Must Read Blog March 23, 2023

Sharpening Your 2023 Investment Theses in the HCM Market

We have seen continued investment activity in the human capital management (HCM) market across the past few months.

The transactions were primarily early-stage investments, with a few growth-stage investments (e.g., Bitwise, Plum, Skillable) and M&As (e.g., Coding Dojo, Digital Marketing Institute, Qualified and Codewars). The early-stage capital raises were a mix of B2B technology platforms that help companies hire (e.g., HireLogic, Glider AI) and train (e.g., Colossyan, HowNow), as well as consumer-facing learning platforms (NxtWave).

Despite recessionary concerns, this wave indicates investors’ continued interest in the HCM market supported by a structural and persistent skills shortage.

Unlikely Reversal: The Structural Trend of More Job Openings than Job Seekers

Recent tech layoffs hitting the headlines may have caused people to question the strength of the labor market and employers’ propensity to spend on HCM. However, the workforce reduction is likely a correction based on tech companies’ aggressive hiring and persistent cash-burning activities during the pandemic. We do not believe these staffing adjustments are representative of labor market dynamics on a broader level.

While there were nearly one million more job openings in the U.S. a mere six months ago, the labor market remains hot overall. Moreover, the labor-force participation rates of prime-age workers (i.e., those aged 25-54) and foreign-born workers have almost fully recovered from the pandemic. The most significant shortfall in labor supply is coming from Americans getting older and leaving work behind. Short of a massive recession – as compared to the relatively mild and short one many economists expect – or a significant increase in net immigration from abroad, we’re unlikely to see a reversal in the structural trend of more job openings than job seekers.

    Spotlight on Three Investment Themes

    With our long-term confidence in a hot-to-warm labor market, we want to note a few themes that warrant investor attention in this cycle.

    Training Directly Tied to Business Outcomes

      Investors should pay special attention to companies that help employers develop employees’ skills most directly related to both revenue generation activities and cost savings initiatives. During an economic slowdown, business leaders prioritize training providers who can help employers in critical areas like sales and marketing and information technology. Recent deal activity exemplifies this trend.

      • Skillable creates hands-on labs for sales enablement to accelerate employees’ ability to support and drive organizational revenue growth.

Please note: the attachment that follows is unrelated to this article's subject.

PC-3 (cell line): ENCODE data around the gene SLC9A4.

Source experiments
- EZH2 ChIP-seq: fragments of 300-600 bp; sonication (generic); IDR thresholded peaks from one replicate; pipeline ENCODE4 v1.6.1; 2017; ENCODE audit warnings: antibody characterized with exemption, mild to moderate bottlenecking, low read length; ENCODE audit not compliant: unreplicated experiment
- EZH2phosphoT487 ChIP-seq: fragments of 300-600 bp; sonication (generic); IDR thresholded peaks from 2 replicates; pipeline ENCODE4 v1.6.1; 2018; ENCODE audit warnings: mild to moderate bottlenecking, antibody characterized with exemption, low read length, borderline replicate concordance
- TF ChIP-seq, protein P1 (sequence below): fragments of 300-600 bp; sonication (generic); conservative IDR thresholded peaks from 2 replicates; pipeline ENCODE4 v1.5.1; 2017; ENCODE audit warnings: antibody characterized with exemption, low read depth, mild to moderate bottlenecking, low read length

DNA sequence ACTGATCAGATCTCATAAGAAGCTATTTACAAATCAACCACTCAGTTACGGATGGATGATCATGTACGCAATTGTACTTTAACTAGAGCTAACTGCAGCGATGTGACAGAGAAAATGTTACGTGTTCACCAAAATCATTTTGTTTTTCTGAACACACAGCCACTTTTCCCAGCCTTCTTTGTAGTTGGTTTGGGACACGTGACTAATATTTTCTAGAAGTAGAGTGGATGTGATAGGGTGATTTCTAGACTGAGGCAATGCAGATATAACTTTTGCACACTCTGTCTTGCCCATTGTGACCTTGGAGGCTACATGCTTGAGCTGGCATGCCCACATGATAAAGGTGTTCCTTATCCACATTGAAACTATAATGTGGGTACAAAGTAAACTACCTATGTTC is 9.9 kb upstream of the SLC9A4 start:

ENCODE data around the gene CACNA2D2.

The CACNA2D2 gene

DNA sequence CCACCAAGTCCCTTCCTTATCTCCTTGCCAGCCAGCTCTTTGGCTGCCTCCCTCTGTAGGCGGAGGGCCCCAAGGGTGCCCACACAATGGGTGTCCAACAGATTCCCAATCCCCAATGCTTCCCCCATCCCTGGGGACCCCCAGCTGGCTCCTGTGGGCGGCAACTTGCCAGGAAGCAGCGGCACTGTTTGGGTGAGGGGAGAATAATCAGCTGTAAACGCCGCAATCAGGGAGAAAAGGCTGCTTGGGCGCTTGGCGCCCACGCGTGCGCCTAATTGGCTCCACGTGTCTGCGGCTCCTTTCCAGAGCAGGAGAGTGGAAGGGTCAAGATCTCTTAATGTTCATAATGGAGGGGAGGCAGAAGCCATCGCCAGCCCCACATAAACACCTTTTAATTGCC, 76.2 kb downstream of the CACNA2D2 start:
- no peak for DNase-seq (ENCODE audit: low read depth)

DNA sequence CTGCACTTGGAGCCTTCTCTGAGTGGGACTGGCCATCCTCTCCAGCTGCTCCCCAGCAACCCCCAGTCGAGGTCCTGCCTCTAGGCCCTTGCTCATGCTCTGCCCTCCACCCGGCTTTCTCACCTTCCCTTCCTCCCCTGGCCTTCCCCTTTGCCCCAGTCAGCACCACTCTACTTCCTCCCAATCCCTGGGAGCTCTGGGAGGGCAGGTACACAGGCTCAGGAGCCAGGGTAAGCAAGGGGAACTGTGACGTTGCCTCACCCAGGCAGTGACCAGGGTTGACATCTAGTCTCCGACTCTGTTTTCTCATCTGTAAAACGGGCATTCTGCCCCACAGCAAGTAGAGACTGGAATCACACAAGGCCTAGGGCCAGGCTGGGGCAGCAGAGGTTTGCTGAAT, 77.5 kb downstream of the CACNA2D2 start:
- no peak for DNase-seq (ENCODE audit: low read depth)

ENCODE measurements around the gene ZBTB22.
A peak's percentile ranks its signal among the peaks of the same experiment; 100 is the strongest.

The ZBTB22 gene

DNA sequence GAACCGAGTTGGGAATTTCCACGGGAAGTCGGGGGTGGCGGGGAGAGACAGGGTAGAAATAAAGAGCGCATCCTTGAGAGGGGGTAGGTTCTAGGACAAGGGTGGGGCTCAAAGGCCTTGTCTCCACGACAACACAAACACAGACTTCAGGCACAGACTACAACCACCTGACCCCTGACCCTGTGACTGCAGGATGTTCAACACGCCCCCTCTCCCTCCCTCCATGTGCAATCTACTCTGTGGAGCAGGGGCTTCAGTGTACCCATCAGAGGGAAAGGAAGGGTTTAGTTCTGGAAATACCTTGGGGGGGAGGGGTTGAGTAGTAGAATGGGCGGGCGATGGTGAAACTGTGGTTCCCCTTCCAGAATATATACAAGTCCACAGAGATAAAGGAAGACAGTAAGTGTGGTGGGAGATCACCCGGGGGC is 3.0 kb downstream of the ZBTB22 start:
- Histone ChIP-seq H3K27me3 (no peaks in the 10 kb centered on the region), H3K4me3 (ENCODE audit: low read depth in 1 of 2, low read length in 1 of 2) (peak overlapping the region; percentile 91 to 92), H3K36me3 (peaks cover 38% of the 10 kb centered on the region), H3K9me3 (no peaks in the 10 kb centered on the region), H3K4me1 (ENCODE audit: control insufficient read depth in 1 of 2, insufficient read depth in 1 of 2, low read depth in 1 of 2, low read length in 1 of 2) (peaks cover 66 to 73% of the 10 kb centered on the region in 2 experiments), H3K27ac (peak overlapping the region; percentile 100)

• Similarly, Digital Marketing Institute develops digital marketing capabilities for individuals and teams with its portfolio of courses and programs to help companies win business in the digital era.
      • Coding Dojo and NxtWave, on the other hand, train software developers for companies that require technology talent in product development and process digitization, among other areas, which contribute to business performance on the both growth and operational efficiency fronts.

      Solutions Enhancing Efficiency in Managing Employee Learning and Development (L&D)

      When the macroeconomic forecast is bearish, investors – and companies – often shift from a growth orientation to one focused on optimizing margins and efficiencies. Unsurprisingly, investment opportunities that help employers improve efforts to realize these benefits by focusing on optimizing existing approaches – including managing employee recruitment and onboarding – may prove compelling. Recent investments highlighting this theme include Pearson Ventures, JFF Ventures, and Strada Education Network’s financing of Plum (which provides employers with a solution that uses psychometric data to enhance and make more scalable talent management decision) and HowNow (a streamlined learning platform that aims to accelerate employees’ onboarding experience and close employee skill gaps). Interestingly, Pearson (which has articulated a strong shift toward the HCM space in the past 12-18 months) also participated in HowNow’s fundraising.

      Compliance Training as a Defensive and Offensive Strategy

      Investments in compliance or regulation-driven training represent both a defensive and offensive thesis in a period of expected retrenchment and increasing regulation. On one hand, investing in anti-cyclical training areas such as compliance helps investors weather market volatility and preserve long-term value; on the other hand, investors should capitalize on recent trends that promote workplace safety and compliance. For example, policy shifts under the current Biden administration have led to workers gaining more power and to penalties increasing for violations of workplace safety and compliance standards. More broadly, COVID-19 and ESG investing have influenced employers to increase safety and compliance regulations, and digitization has enabled employers to automate their compliance processes and programming.

      Taking advantage of these dynamics and its July 2022 recapitalization, leading compliance provider 360training continued to expand its presence in the space with its recent acquisition of AdvanceOnline last December, which helps employers comply with health and safety regulation. The reported M&A process for HSI is another pending data point relative to this theme.

      We continue to see strong interest in HCM opportunities across all asset classes. With continued pressure to find, develop, and retain employees in a supply-constrained environment, companies will need to invest in solutions.